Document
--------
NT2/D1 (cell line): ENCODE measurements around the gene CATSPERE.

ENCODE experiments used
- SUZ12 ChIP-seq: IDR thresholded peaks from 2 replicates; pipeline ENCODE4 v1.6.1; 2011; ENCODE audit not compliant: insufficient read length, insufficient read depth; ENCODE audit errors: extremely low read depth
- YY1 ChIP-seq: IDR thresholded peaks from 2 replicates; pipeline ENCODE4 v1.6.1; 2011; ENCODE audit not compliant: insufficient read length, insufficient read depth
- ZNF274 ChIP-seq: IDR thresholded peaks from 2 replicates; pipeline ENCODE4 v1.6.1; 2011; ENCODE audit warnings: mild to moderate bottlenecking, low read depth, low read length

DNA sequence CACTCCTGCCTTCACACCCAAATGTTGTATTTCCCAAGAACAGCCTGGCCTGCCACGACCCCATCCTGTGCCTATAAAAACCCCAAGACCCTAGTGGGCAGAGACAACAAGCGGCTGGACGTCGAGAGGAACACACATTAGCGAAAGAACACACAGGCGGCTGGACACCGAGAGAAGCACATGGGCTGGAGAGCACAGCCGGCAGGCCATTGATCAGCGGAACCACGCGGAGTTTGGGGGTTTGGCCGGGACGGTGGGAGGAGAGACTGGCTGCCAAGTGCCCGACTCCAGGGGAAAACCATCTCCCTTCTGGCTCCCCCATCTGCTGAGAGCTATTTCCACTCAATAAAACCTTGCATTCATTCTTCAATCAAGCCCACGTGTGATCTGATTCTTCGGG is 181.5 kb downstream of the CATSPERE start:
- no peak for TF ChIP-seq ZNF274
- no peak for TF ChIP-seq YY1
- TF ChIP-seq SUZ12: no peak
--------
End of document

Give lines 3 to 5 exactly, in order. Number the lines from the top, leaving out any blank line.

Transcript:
- SUZ12 ChIP-seq: IDR thresholded peaks from 2 replicates; pipeline ENCODE4 v1.6.1; 2011; ENCODE audit not compliant: insufficient read length, insufficient read depth; ENCODE audit errors: extremely low read depth
- YY1 ChIP-seq: IDR thresholded peaks from 2 replicates; pipeline ENCODE4 v1.6.1; 2011; ENCODE audit not compliant: insufficient read length, insufficient read depth
- ZNF274 ChIP-seq: IDR thresholded peaks from 2 replicates; pipeline ENCODE4 v1.6.1; 2011; ENCODE audit warnings: mild to moderate bottlenecking, low read depth, low read length